By Elaine Wolff
When we first lay eyes on the charismatic young Joe Taylor (McGregor), working in close quarters on a coal barge with a dour family of three, it's already apparent that he and the skipper's wife, Ella (Swinton), will soon be swabbing belowdecks together. Joe is the kind of man who can't keep it in his pants, particularly around widows, frustrated wives, and emotionally vulnerable women; they are a bounty crop that he harvests at first sight. Joe is an unstable element, causing damage and disruption wherever he goes - to the rough-edged but decent bargeman, Les (Mullan), to Les and Ella's son James.
The story unfolds like an origami crane under hazy skies, along the canals that run between Glasgow and Edinburgh, Scotland - a setting alternately bucolic and decrepit. Through a series of fluid flashbacks we realize that Joe has had a Chappaquiddick moment, and he lacks the moral fortitude to do more than feint at coming clean, although his paralysis may lead to an innocent man's death. Bereft of any moral compass other than his own appetite, he watches with a sort of disconnected surprise as people unravel with his willing, if not quite premeditated, participation. He imagines himself, briefly, as a better man through his affair with Ella, but he is soon off the wagon again. The name of Ella's boat is Atlantic Eve, but Adam cannot get back into paradise because the serpent is embedded in his soul.
Alexander Trocchi's novel, on which the film is based, was a critique of the hypocritical mores of 1950s-era Scotland in much the same way that American Beat writers took a scalpel to their parents' bourgeois lives. Young Adam's director, David McKenzie, argues that Joe is not guilty. He is, rather, a moral casualty of a repressed, and economically oppressive, society, an emotional orphan who might have penned Leonard Cohen's "Like a Bird on a Wire": "Like a baby stillborn, like a beast with his horn, I have torn everyone who reached out for me."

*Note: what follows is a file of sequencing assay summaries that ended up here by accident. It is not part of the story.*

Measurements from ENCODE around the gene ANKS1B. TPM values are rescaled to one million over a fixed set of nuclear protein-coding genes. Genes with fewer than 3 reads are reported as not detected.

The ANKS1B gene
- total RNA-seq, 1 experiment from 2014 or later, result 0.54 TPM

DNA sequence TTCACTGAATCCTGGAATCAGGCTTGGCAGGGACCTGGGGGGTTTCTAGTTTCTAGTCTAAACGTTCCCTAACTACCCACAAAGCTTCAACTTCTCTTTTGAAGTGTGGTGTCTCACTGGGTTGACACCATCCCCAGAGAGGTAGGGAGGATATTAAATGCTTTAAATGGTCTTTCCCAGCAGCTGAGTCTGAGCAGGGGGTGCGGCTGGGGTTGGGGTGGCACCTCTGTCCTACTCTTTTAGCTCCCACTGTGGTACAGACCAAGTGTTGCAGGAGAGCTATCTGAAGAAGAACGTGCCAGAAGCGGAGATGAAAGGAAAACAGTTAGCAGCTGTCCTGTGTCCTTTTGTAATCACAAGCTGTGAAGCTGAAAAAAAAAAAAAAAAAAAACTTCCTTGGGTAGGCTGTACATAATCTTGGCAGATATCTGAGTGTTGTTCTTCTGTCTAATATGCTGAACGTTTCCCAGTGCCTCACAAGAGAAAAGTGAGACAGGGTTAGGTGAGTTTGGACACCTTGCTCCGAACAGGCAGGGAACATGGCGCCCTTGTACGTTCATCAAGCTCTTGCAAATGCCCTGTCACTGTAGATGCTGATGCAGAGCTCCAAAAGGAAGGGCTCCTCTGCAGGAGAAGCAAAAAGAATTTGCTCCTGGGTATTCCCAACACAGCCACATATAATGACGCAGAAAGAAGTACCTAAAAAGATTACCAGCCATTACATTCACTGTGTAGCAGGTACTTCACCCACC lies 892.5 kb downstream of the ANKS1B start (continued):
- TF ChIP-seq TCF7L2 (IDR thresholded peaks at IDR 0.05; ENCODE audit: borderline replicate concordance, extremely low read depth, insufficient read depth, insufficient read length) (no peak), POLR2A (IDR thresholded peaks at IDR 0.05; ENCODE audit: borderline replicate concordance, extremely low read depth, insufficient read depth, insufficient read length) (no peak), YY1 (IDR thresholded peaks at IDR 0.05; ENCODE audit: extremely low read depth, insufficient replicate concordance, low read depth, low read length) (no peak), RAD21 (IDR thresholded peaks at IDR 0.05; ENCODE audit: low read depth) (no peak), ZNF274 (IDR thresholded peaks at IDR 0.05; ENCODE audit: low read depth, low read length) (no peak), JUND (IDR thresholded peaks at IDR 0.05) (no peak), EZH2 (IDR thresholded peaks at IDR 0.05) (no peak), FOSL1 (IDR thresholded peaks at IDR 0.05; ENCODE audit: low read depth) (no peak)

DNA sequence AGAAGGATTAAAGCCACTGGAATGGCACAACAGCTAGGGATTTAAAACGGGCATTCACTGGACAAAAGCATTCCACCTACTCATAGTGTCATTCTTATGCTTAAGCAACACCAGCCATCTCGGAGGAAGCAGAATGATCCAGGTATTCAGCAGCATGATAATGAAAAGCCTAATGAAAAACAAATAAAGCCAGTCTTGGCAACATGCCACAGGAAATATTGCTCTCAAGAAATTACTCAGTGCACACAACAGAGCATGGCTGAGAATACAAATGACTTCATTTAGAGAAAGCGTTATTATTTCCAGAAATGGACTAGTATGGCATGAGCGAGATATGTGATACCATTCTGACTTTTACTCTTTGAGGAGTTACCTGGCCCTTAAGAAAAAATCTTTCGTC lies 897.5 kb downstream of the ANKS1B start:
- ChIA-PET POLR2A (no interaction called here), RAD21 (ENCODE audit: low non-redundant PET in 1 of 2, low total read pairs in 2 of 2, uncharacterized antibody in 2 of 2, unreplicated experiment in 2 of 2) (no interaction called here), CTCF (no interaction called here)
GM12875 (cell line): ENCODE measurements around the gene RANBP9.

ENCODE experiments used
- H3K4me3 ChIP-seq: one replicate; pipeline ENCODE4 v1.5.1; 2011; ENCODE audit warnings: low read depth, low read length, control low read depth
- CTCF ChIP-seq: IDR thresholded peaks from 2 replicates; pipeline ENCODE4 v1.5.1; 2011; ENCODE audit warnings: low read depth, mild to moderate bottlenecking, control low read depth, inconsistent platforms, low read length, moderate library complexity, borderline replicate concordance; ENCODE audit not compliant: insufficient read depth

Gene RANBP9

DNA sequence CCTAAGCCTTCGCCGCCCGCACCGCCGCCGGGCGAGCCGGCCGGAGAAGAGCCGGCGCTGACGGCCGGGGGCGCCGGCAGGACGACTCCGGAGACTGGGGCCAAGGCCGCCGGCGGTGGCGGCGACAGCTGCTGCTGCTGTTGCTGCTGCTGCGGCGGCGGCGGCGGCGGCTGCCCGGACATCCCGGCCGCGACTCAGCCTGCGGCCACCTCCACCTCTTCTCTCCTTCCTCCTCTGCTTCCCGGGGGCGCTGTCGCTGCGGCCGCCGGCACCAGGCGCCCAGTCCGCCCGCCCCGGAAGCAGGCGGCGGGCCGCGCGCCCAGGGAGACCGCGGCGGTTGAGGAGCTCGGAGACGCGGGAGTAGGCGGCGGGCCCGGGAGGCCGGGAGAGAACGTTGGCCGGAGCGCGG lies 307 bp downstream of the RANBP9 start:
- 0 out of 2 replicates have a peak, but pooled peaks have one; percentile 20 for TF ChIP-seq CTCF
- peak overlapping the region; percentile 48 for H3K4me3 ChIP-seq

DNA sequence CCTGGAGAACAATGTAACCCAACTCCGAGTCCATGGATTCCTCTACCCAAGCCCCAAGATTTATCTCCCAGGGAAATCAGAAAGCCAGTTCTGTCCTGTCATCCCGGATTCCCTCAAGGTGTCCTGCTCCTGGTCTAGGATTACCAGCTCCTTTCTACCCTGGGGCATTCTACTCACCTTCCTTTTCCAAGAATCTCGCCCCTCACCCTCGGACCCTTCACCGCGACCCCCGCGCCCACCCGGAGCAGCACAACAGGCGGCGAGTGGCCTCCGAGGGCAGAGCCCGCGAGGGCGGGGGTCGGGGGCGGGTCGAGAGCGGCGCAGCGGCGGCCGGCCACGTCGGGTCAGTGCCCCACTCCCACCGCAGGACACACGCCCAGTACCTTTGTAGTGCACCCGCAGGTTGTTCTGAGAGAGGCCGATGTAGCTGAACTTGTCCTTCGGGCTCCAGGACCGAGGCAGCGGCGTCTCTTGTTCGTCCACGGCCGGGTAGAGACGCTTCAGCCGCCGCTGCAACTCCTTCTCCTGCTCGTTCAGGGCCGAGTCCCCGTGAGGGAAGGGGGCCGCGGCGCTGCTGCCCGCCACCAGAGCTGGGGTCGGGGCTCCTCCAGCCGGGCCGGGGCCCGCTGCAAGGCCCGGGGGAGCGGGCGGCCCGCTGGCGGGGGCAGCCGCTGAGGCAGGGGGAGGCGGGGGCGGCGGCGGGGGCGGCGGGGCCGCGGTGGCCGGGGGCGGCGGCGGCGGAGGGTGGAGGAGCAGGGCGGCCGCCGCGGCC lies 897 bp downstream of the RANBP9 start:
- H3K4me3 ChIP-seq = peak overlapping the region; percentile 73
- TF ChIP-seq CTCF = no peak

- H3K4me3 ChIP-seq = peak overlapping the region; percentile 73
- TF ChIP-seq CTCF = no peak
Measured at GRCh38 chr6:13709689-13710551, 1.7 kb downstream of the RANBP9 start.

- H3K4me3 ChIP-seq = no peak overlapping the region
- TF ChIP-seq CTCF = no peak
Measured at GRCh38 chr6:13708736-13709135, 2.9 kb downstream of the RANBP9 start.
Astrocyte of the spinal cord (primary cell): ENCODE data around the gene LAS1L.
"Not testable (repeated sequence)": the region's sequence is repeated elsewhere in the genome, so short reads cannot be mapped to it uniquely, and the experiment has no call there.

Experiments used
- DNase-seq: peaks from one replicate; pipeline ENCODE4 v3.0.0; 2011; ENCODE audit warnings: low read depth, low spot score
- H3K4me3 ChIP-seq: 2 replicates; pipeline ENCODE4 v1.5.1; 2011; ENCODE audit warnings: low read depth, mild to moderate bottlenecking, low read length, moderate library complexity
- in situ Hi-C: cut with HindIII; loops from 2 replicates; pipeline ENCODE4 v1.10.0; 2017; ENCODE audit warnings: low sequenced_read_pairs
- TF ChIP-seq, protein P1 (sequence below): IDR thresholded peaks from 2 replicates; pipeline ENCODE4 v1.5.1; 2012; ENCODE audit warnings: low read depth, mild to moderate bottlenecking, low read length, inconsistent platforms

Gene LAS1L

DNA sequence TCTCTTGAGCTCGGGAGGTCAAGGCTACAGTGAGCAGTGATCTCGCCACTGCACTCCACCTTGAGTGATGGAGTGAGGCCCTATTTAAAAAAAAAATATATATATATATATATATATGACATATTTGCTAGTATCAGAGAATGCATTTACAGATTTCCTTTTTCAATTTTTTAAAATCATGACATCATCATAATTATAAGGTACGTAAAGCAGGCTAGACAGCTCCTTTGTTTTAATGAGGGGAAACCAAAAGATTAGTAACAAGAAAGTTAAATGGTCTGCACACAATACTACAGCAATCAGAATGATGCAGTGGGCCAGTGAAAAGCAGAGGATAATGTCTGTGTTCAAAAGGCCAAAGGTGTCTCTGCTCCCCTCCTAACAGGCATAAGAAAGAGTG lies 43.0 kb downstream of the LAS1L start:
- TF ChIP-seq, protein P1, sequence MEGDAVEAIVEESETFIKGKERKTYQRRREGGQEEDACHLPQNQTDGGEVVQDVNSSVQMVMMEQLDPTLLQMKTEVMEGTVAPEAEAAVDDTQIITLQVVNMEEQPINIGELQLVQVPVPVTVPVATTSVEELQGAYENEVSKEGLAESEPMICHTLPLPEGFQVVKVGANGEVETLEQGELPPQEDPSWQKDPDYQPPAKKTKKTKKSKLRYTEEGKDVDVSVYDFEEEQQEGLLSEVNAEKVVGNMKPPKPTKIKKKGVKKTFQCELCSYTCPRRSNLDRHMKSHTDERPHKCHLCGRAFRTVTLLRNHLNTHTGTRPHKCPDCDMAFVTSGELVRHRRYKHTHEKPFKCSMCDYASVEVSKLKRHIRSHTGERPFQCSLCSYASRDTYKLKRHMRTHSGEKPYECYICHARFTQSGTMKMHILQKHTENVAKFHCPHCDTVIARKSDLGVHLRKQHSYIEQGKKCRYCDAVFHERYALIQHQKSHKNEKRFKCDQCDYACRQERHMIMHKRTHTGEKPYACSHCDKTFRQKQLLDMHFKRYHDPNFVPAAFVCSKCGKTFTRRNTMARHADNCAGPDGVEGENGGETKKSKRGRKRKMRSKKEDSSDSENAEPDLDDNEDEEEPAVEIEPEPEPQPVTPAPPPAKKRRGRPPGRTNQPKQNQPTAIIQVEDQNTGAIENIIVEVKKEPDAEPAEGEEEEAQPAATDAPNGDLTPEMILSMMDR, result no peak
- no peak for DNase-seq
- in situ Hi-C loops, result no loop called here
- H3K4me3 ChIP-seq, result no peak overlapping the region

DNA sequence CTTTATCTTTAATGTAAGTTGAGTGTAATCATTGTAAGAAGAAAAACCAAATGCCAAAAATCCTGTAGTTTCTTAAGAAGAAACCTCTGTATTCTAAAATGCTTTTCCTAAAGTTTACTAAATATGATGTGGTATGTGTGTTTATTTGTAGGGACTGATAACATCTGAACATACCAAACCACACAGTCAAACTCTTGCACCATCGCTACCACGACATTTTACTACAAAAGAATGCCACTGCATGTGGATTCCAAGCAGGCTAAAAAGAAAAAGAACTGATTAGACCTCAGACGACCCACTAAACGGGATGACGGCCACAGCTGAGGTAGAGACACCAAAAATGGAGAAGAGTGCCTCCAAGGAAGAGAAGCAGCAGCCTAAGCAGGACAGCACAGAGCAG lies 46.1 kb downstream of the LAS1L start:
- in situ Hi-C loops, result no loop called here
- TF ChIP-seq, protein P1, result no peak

McGregor is both menacing and pathetic, outshown nonetheless by the substantive grit and gentleness of Mr. Mullan (who wrote, directed, and acted in 2002's The Magdalene Sisters). The camera work deftly conveys Joe's limited sense of possiblity, and the delicate equilibrium of life on a boat: Creature comforts are few and happiness is created or destroyed by relationships alone. Among the many pleasures of this dark film is David Byrne's apt soundtrack (think "The Accident" from Look Into the Eyeball), which creates a modern dirge for this play on the death of moral certitude. •
By Elaine Wolff
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